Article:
How To REALLY Alienate A Customer

Screw-ups happen.  Sometimes it’s our own goof.  Sometimes it’s someone else’s goof, but we’re the party responsible. Sometimes we just happen to be in the wrong place at the wrong time.   Doesn’t matter.  When the customer is upset or simply has unmet expectations, somebody has to step up and handle the situation.  Somebody has to “make it right,” or at least make a valiant effort to do so.  Like it or not, that person is almost always the sales rep.

Sorry, if what I’m about to say sounds obvious.  It IS obvious.  But not a week goes by that I don’t see or hear about at least one sales “professional” who violates the following obvious principle:

Immediately step up and seize responsibility.

Nothing – I repeat – nothing will alienate a customer faster than a “not my fault” attitude.  A “not my responsibility” attitude is just as bad.  A “there’s nothing I can do” attitude, with or without the other two bone-headed reactions is a surefire method for permanently alienating the customer.

The opposite response, on the other hand, will at a minimum defuse the situation and might even improve your standing.  Here’s an example.  My brother flew into town yesterday and we decided to hit my local Mexican food joint for dinner.  It’s a hole-in-the-wall sort of place.  Nothing fancy, but pretty good food at a good price.  We’re just about finished, when I hear this “Ughhh…,” and watch my brother pull a small handful of staples out of his mouth.  Staples!  Yikes!  OK, pretty gross and we were both more than bit upset about it.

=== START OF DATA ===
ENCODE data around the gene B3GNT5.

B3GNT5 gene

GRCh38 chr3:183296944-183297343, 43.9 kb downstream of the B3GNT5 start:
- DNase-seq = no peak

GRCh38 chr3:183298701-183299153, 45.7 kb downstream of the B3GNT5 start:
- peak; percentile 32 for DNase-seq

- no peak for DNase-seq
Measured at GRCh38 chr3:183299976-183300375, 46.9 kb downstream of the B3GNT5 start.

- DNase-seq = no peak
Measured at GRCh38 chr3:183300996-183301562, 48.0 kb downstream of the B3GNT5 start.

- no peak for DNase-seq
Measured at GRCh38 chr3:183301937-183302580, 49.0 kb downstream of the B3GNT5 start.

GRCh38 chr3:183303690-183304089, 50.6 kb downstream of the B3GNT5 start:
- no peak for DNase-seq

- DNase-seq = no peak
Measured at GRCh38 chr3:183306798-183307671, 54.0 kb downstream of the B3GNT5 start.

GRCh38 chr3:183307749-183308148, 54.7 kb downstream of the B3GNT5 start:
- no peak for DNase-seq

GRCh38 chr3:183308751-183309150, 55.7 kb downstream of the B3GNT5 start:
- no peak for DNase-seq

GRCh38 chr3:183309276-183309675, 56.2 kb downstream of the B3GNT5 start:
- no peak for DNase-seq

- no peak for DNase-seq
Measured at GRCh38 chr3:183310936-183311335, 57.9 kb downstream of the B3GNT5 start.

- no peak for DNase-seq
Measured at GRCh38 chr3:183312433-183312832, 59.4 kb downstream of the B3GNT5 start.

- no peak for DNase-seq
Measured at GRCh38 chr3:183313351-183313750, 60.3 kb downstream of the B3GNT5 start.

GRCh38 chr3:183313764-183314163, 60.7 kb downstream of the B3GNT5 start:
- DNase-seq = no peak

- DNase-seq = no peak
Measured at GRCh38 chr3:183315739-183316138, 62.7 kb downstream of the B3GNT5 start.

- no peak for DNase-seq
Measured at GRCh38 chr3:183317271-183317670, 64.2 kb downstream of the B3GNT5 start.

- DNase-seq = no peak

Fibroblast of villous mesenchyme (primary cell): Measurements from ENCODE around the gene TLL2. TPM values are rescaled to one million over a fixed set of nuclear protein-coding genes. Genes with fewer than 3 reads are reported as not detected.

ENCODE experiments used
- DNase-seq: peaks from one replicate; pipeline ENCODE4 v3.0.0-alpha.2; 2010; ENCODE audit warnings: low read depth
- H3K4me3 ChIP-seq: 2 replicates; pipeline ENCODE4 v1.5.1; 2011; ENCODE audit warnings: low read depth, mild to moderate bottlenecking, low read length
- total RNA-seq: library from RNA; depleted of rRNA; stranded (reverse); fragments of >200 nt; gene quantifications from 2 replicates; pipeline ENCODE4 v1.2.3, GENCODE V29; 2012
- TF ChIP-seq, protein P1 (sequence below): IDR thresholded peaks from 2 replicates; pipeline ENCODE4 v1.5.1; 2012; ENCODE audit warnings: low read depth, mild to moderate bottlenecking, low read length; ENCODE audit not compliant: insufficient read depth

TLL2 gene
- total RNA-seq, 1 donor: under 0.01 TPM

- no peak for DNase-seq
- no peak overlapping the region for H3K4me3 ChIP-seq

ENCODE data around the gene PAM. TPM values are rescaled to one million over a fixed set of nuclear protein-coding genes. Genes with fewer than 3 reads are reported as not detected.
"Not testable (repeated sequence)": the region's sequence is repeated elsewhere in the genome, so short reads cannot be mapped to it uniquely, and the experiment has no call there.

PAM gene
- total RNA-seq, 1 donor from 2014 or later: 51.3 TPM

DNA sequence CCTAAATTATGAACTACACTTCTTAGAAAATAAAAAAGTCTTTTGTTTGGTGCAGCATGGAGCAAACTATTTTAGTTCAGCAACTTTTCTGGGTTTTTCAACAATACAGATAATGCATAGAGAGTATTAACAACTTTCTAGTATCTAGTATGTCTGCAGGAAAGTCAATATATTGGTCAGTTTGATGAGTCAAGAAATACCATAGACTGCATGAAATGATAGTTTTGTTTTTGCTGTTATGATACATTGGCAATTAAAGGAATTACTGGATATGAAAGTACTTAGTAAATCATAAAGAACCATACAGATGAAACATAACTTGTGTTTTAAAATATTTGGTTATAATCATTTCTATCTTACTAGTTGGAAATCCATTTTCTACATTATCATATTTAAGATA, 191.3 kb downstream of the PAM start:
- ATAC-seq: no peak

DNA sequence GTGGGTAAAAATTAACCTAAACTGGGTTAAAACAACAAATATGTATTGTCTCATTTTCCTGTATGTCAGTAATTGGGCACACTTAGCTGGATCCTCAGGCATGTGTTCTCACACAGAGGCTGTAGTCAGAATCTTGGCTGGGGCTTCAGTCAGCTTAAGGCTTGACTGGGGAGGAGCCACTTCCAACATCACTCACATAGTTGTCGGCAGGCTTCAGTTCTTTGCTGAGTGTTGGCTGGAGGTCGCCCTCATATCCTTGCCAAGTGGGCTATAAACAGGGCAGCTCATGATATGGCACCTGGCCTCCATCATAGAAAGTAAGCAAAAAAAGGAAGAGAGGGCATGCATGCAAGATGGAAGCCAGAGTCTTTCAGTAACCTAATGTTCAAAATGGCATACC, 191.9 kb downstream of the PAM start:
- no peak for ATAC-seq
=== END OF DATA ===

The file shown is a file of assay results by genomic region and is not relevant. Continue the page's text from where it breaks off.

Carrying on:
In the next instant, the geeky teenager waiting on our table is standing there open-mouthed and bug-eyed, stammering “Oh my gosh, are you all right?  Is there anything you need?  Let me find out what happened?”  Go back and re-read what this kid just blurted out and how he blurted it.  I’ll wait…  This is a teenager, possibly the most clueless form of life known to man, instantly taking responsibility.

Seconds later, the manager of the place, barely in his 20s, is humbly standing there saying, “I’m so sorry.  Are you all right?  I wish I had done something to keep this from happening to you.  Of course there will be no charge for either of you.  Can I get you a few complimentary desserts?”  By this time, big brother and I are starting to feel a bit sorry for the waiter and his boss.  Their concern, horror even, about what had happened was immediate and genuine.  They both instantly stepped up and assumed responsibility, then began to make amends.

Story not over yet.   A few minutes later, we’re about to walk out the door when the manager taps me on the shoulder.  “It was the packaging the meat came in, he says”.  “We rushed.  We didn’t unwrap it properly.  We’ll reivew this problem at our next two kitchen staff meetings.  I don’t want what happened to you to EVER happen again.”

Unpack that little speech.  It was “we” the kitchen staff who rushed.  It was “we” the kitchen staff who didn’t unwrap the meat properly.  It was not “the new guy” or some other anonymous somebody else, it was very personal to this guy.  He reinforced the fact that it was his responsibility.  No only that, steps were already in place to address the root cause of the issue.

Make a note.  Learn a customer service lesson.  Immediately step up and seize responsibility.

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